President G. Gabrielle Starr is a national voice on access to college for students of all backgrounds and on the future of higher education.
She is working to strengthen the student pipeline from community colleges to four-year private institutions, and to ensure students from the full range of family incomes enroll in college and thrive.
Starr recently served on the California Higher Education Recovery with Equity Taskforce, charged with envisioning a new approach for post-secondary education preparation and workforce readiness as the state recovers from the COVID-19 pandemic.
Her writing has appeared in The New York Times, The Chronicle of Higher Education, The Washington Post and The Financial Times, among other publications. She is an energetic advocate for in-person education and for engaging challenging conversations in an age of digital immersion.
Starr is a recipient of the Guggenheim Fellowship and author of three books, with her latest, Just in Time: Neuroscience and the Temporality of Aesthetics, forthcoming from MIT Press.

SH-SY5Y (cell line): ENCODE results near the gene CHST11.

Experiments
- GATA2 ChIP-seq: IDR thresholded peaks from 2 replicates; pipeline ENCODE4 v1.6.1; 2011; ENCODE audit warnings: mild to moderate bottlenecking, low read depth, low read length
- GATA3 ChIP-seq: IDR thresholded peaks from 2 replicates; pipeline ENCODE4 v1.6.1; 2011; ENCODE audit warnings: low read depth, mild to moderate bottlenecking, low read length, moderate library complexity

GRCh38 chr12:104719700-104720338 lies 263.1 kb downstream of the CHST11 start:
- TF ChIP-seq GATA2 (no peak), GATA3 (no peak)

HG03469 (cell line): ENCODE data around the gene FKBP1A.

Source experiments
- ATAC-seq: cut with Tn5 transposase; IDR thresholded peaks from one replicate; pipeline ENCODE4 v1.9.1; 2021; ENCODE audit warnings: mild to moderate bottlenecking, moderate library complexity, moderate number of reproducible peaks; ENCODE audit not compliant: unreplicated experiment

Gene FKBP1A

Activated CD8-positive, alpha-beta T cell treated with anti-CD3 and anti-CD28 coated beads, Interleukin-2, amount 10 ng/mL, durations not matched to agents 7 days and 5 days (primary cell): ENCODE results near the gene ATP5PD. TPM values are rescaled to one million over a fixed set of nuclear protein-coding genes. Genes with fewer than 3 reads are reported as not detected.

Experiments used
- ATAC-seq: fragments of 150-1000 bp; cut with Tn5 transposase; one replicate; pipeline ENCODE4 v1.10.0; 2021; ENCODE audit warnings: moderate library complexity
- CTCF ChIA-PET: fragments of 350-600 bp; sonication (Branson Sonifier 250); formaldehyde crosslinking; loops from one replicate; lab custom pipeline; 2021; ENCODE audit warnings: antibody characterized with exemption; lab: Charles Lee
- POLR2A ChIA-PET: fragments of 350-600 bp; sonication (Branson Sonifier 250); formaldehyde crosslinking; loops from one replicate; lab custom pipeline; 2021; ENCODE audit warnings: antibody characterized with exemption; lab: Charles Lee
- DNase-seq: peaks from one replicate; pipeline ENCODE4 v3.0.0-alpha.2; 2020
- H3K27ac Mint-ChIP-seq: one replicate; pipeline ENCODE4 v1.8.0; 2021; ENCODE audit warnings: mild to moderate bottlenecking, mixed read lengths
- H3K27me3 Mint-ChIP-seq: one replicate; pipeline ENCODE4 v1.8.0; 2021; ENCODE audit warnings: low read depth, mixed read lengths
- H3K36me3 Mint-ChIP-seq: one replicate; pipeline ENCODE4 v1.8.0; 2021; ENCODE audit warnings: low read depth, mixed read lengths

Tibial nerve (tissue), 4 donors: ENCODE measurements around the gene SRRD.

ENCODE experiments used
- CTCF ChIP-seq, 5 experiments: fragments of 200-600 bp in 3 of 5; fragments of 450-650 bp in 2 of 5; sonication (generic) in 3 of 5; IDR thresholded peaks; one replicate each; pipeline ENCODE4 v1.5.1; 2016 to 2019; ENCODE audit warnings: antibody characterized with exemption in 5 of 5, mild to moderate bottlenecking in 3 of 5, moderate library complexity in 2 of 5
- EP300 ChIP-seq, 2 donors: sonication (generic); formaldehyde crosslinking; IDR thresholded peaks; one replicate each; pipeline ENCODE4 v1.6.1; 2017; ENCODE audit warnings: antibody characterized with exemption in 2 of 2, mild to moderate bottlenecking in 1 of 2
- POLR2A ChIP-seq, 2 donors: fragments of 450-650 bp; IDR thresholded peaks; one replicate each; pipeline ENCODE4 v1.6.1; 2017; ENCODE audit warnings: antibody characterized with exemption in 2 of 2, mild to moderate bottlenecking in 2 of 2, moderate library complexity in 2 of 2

She offers a compelling case for reaching across academic disciplines to spark intellectual discovery, having started her academic career as a scholar of English literature and, over time, extending her work into neuroscience and the arts. Her research looks closely at the brain, through the use of fMRI, to help get to the heart of how people respond to art.
Starr took office as the 10th president of Pomona College in 2017 with a track record of promoting greater access to higher education. As dean of New York University’s College of Arts and Science, she had led the development of new cohort and first-year programs and launched a partnership with New York City's largest community college to create a pipeline in STEM.
Today she serves on the executive committee of the Association of Independent California Colleges and Universities (AICCU), and on the boards of Cedars-Sinai and the Los Angeles Philharmonic.
Starr grew up in Tallahassee, Florida, and she set off for Emory University as an undergraduate at the age of 15. At Emory, she received her bachelor’s and master’s degrees in women’s studies before going on to Harvard University to earn her doctorate in English and American literature.